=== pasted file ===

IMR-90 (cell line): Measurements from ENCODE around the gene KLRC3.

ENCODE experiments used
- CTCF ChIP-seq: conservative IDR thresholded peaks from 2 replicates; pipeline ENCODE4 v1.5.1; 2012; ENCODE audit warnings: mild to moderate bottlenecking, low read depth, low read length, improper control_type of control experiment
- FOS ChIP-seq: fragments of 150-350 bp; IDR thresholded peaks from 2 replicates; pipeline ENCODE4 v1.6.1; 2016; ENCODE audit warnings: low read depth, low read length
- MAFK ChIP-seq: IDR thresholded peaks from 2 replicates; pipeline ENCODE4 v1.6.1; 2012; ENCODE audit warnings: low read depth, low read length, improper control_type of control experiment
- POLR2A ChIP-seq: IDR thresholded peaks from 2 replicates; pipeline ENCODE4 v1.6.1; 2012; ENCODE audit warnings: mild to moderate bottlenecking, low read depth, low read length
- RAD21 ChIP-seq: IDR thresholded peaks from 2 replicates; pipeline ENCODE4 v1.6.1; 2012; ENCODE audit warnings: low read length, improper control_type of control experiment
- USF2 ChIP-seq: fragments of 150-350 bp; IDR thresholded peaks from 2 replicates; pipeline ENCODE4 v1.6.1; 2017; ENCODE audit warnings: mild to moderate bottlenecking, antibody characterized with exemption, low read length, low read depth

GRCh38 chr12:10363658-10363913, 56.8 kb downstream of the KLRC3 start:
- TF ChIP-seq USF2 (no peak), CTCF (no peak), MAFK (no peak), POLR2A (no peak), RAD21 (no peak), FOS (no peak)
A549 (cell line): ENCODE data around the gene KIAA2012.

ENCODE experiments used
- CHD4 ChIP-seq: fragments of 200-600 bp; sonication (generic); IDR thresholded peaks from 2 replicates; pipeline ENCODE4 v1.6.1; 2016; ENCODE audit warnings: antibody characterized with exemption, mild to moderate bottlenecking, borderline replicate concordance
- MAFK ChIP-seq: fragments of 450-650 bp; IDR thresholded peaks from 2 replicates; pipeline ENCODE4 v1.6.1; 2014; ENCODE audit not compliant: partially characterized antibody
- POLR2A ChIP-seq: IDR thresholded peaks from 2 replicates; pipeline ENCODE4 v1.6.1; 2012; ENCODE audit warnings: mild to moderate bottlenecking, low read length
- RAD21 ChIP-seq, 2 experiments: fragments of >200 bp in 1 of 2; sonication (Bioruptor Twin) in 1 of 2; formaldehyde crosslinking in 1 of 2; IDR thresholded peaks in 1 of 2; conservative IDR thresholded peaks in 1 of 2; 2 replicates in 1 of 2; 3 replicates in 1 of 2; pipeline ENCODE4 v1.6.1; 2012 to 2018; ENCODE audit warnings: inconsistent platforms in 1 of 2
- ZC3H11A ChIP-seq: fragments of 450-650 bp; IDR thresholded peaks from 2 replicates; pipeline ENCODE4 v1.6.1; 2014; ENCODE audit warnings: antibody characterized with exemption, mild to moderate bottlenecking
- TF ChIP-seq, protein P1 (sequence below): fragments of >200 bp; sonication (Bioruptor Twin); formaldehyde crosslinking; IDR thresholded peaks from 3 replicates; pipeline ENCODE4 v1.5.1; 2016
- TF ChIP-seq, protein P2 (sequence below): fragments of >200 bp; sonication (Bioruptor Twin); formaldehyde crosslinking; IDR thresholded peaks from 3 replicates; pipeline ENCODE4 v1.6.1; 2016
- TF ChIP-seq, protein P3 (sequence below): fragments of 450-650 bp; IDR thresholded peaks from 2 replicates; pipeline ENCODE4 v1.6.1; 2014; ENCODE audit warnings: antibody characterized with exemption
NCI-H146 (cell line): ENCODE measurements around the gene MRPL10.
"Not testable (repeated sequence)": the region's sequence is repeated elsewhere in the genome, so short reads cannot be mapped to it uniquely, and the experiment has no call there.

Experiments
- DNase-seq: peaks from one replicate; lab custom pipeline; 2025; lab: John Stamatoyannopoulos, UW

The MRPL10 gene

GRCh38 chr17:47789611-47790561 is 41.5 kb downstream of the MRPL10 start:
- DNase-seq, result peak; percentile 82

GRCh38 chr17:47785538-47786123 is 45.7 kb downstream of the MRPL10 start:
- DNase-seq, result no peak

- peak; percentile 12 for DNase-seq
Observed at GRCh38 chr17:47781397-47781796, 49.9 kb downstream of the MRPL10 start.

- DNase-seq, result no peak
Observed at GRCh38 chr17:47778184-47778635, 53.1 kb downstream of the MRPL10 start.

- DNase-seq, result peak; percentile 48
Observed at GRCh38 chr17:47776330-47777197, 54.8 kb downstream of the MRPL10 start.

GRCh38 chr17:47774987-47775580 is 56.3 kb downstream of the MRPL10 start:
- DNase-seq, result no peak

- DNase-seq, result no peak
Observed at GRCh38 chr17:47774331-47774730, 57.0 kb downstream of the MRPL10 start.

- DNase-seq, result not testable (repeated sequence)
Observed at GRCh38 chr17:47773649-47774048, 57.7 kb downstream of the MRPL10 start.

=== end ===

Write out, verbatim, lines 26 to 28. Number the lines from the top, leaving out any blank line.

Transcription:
GRCh38 chr17:47789611-47790561 is 41.5 kb downstream of the MRPL10 start:
- DNase-seq, result peak; percentile 82

GRCh38 chr17:47785538-47786123 is 45.7 kb downstream of the MRPL10 start: